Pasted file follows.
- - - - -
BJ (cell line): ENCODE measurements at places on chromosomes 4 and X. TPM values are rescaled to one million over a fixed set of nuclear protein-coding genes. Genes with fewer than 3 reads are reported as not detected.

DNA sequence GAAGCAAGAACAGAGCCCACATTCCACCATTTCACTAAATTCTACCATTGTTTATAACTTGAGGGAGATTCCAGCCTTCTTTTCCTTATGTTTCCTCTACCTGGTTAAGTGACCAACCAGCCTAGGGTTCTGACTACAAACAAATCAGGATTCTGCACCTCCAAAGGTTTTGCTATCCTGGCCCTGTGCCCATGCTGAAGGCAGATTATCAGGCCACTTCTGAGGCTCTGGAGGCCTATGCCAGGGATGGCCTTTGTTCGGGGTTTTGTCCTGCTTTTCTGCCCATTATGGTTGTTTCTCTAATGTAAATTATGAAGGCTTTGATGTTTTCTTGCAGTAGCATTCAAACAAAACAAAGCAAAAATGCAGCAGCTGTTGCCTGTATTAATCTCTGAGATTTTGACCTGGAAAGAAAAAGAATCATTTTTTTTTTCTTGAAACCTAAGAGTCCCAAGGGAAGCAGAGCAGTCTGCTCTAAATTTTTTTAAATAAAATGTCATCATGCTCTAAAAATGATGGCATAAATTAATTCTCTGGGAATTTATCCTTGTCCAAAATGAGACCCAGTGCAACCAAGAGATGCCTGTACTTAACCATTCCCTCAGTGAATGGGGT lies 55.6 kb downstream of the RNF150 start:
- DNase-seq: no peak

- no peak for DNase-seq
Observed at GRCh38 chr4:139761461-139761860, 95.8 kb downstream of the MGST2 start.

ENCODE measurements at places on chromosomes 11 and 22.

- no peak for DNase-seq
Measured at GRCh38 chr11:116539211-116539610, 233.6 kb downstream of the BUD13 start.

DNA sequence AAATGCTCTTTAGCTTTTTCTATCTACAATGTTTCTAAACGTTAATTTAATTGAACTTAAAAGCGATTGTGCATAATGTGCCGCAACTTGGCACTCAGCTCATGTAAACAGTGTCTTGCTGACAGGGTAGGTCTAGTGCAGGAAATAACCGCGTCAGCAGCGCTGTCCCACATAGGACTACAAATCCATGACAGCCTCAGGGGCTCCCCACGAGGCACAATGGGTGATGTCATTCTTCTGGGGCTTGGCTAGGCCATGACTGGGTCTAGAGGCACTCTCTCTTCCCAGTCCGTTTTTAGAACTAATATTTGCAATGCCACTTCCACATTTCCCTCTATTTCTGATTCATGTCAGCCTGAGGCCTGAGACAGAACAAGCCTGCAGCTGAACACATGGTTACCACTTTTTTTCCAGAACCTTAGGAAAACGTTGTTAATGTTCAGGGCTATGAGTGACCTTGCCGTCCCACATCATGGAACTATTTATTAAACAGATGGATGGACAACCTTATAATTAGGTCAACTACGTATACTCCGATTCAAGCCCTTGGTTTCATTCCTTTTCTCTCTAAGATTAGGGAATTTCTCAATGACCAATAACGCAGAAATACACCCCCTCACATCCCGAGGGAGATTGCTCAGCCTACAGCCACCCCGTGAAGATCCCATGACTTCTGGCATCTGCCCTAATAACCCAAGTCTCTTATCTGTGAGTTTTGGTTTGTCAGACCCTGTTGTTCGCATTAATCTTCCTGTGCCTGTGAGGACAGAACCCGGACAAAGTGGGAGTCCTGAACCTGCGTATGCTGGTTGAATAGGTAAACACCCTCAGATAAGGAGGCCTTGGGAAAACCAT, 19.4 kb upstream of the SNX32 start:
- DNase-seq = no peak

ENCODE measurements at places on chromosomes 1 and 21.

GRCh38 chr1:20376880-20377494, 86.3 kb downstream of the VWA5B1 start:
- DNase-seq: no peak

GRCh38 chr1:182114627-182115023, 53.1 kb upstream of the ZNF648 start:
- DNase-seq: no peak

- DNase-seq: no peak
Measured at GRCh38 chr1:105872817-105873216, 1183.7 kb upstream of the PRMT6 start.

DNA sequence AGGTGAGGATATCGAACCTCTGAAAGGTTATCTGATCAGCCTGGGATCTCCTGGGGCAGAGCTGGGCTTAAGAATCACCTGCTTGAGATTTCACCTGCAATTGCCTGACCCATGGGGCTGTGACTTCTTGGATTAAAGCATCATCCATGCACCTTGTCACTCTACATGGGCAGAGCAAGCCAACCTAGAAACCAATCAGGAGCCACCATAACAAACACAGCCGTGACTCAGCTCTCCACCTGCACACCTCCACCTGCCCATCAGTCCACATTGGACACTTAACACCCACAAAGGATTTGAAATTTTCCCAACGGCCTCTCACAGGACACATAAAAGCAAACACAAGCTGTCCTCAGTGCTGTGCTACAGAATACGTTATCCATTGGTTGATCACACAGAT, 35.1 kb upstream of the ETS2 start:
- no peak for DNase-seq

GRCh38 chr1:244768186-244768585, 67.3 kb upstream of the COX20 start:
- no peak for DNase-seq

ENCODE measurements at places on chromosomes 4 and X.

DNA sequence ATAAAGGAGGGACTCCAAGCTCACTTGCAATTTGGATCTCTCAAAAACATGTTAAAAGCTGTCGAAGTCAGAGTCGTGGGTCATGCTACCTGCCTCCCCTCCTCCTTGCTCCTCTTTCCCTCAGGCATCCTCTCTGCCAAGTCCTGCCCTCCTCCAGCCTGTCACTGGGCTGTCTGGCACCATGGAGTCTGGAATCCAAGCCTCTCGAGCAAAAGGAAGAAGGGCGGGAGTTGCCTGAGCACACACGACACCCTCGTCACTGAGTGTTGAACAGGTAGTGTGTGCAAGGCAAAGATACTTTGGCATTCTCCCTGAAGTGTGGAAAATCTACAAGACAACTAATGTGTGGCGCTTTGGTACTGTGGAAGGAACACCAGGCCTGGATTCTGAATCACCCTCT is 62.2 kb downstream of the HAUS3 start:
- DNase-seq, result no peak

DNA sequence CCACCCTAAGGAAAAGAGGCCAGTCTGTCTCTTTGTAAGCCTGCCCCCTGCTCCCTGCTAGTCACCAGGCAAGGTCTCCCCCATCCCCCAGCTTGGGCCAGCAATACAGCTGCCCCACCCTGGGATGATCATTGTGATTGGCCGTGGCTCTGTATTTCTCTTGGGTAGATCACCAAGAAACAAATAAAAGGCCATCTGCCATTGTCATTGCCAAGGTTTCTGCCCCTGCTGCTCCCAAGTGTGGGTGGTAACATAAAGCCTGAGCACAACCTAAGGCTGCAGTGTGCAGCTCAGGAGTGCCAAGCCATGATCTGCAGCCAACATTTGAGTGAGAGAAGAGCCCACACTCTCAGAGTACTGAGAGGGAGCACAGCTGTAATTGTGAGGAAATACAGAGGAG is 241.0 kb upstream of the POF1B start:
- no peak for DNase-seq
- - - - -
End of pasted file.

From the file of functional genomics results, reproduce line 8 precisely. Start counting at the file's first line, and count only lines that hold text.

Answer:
Measured at GRCh38 chr11:116539211-116539610, 233.6 kb downstream of the BUD13 start.